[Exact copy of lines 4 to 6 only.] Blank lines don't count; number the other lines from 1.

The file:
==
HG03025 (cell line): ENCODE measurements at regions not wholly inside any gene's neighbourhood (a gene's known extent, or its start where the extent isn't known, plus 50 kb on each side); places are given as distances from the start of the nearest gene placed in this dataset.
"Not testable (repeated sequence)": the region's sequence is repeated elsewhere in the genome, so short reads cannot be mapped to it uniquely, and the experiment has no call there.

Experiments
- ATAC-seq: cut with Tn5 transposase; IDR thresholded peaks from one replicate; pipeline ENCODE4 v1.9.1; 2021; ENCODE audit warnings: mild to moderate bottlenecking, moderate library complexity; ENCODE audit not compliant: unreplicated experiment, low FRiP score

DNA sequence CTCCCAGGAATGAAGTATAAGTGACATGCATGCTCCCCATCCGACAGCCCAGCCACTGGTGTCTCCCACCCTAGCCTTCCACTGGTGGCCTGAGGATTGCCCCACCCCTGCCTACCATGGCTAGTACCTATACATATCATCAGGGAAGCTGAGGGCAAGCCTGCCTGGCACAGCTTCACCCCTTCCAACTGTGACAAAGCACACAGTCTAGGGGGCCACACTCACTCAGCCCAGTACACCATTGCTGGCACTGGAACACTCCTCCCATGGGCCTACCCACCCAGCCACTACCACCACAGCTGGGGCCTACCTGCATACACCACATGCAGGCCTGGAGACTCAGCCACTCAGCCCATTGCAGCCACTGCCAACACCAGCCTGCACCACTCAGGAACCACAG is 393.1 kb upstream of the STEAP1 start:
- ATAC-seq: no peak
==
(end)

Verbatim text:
- ATAC-seq: cut with Tn5 transposase; IDR thresholded peaks from one replicate; pipeline ENCODE4 v1.9.1; 2021; ENCODE audit warnings: mild to moderate bottlenecking, moderate library complexity; ENCODE audit not compliant: unreplicated experiment, low FRiP score

DNA sequence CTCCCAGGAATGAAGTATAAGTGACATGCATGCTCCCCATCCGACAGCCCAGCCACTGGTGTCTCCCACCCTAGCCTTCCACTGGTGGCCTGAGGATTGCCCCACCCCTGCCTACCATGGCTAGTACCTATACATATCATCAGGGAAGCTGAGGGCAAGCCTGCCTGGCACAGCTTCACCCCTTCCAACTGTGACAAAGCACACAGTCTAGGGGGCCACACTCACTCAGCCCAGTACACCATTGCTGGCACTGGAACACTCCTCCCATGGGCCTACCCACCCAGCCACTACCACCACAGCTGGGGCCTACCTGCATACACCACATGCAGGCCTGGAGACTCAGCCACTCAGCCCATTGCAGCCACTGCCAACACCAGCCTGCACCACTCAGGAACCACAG is 393.1 kb upstream of the STEAP1 start:
- ATAC-seq: no peak